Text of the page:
Between 2012 and 2014, while the civil war in Syria was raging, there were many attempts to join forces and align with the U.S. and western nations. Eventually, the PYD ended up triumphant over its more fragmented rival due to U.S. support and the Assad regime, thus undermining the process attempted by the Iraqi Kurds. It then secured its military, political, and administrative control. The PYD cohesiveness, martial spirit, and superior organizational skills helped it come out on top. The most import element of its success was its military force, the YPG (Yekineyen Parastina Gel). It’s success in the battlefield enabled the Syrian-Kurds to establish in 2015, the autonomous region composed of three provinces: Qamishli, Kobane, and Afrin. In the lead up to 2019, the YPG managed to destroy Jahbat al-Nusra (al-Qaeda’s affiliate in Syria), and defeat the murderous Islamic State (IS). It did however lose control of Afrin to the Turkish army.
In 2014 the PYD imposed a one party-rule in Syrian Kurdistan by enacting a law forbidding Kurdish political parties that did not recognize its administration. Later it was blamed for persecuting members of the other party and imposing authoritarian rule in the region under their control.
In a conversation with Sherkoh Abbas, President of the Kurdistan National Assembly of Syria, he stated that, “The UN has been, and continues to be a useless organization, with a bias against the Kurds and Israel. The UN ignoring official Kurdish representative voices in drafting the Syrian constitution is not new. The U.S. administration should however raise its voice, to demand that Kurds have a seat at the table when discussing the future of Syria. Given the sacrifices the Kurds made in crushing ISIS, the U.S. and its western allies ought to help in facilitating a decentralized, federal Syria, where Kurds could be free from being persecuted by the Assad regime, and its Iranian allies, as well as the Turks. Syria under the Assads, managed to Arabize, and ethnically cleanse western Kurdistan.” Abbas continued by saying, “They formally split ethnically Kurdish provinces such as Hashakah, Deir al-Zour, Raqa, Aleppo, and Idlib, thus preventing Kurdish aspiration to form a Kurdistan region in Syria.”
Abbas called on the U.S. to prevent Turkey from controlling any part of Syria and forestall the creation of a Turkish buffer zone. “The U.S. should also force the PYD to de-link itself from the Assad regime, and allow Kurds free elections. The PYD is currently handling the Kurdish Affairs for Assad, which has freed his forces to fight elsewhere in Syria. Free elections in the Kurdish controlled areas will enable pro-American groups like Kurdistan National Assembly of Syria to come to power, thus helping defuse Turkey’s excuse to invade the Kurdish areas in Syria by linking the PYD with the PKK.” Abbas added, “Most Kurds in Syria prefer to be governed by the Kurdistan National Assembly of Syria since it stands for a western style free market economy, a democratic and decentralized federal system, and a strong alignment with the U.S.” Abbas resolved that, “It is about time for all the Kurdish groups to unite and face the threat to its existence.”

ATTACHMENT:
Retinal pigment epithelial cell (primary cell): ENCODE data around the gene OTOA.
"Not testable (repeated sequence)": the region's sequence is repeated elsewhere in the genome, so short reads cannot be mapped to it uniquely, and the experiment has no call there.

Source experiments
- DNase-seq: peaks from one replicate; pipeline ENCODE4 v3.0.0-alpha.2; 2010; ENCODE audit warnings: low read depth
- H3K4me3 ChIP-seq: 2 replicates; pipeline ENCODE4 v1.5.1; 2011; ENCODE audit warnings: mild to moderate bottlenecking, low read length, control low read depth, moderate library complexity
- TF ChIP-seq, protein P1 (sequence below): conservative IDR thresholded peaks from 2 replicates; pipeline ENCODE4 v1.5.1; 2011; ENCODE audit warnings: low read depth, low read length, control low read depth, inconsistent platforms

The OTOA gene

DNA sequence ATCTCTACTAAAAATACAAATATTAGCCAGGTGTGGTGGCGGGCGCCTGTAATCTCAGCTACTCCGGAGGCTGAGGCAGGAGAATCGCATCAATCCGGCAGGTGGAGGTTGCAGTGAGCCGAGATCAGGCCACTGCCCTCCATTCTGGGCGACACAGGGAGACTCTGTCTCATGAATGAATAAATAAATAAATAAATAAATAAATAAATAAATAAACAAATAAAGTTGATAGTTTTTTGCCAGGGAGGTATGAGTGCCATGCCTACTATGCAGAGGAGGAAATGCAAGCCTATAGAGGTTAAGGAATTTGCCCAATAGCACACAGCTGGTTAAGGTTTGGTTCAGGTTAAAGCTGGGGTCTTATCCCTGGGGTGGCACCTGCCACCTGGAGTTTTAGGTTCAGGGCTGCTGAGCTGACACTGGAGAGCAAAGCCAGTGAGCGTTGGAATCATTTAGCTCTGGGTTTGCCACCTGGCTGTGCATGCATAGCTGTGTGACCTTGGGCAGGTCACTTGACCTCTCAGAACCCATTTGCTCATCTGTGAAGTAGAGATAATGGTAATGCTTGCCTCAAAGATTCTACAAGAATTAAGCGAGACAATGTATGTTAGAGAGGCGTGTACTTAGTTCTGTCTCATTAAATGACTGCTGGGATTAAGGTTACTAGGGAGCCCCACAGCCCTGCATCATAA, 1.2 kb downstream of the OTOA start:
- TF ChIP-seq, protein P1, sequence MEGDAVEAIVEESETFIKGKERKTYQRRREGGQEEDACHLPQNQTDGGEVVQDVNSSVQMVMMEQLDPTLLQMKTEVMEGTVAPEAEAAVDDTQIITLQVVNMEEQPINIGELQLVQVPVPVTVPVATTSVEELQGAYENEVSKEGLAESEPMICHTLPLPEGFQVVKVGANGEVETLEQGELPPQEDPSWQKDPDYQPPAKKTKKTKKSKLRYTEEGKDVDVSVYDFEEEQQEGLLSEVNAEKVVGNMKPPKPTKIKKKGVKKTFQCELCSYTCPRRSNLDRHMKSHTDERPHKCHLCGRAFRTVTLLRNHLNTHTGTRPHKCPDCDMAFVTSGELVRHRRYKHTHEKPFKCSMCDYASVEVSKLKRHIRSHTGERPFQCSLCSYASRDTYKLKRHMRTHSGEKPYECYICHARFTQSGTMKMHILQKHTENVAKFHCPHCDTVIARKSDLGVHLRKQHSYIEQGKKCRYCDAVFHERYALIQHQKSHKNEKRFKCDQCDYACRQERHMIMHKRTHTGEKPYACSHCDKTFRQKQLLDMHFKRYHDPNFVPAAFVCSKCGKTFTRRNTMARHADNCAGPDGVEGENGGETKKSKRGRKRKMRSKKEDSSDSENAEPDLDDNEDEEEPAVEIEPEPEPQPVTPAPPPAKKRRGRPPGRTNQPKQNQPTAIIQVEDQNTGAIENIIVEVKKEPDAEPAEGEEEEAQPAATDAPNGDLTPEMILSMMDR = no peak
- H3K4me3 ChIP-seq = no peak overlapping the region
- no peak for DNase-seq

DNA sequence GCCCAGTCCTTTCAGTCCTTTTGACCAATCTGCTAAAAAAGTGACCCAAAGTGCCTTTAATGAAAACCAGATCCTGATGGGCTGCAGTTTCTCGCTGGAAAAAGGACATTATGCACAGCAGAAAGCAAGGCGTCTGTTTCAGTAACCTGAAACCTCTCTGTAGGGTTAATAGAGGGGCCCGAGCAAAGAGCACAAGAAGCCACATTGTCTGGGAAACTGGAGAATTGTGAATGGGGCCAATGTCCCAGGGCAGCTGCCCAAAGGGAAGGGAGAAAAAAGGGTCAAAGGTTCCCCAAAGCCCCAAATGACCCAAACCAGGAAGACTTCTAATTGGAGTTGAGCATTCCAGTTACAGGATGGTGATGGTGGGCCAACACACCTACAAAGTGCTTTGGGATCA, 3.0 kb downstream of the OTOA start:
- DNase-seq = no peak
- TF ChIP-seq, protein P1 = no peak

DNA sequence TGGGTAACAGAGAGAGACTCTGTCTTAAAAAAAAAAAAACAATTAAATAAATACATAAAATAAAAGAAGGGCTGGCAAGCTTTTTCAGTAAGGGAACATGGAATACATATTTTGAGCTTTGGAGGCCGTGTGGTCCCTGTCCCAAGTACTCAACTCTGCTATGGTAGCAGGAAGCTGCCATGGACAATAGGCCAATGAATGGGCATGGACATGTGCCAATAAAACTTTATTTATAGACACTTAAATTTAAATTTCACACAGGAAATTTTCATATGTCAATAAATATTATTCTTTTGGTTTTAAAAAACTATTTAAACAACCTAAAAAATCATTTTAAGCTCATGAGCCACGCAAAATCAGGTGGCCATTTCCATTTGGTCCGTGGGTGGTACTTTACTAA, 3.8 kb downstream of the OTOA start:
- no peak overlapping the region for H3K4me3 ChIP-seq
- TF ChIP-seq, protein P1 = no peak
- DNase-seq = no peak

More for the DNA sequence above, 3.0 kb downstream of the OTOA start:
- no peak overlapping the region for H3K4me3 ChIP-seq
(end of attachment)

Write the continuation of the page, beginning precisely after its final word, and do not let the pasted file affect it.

In conclusion, given the century-old injustices committed against the Kurds by the Arabs, Iranians and Turks, it is imperative for the U.S. and its Western allies to support a Kurdish state. The reasons for such support go beyond humanitarianism. Strategically speaking, a Kurdish state that encompasses the Kurdistan Regional Government in Iraq, combined with the adjacent northern Syria currently controlled by Syrian Kurds, would offer a barrier against Iranian expansionism, and its vision of a Shiite Crescent. With the possibility of a future U.S. war with Iran, U.S. military bases in Kurdistan would be essential. Erdogan’s Turkey is unlikely to allow U.S. planes on its soil, given its warm relations with Iran, and its Islamic solidarity. Assad’s Syria and Shiite Iraq are, for all intents and purposes, Iranian satellites. As for Israel, a Kurdish state would be its natural ally.
The UN snubbing of the Kurds notwithstanding, the U.S. must do the right thing. It should once and for all support Kurdish self-determination. It is an abomination that one of the largest ethnic groups in the world - the Kurds, are the only people without a state of their own.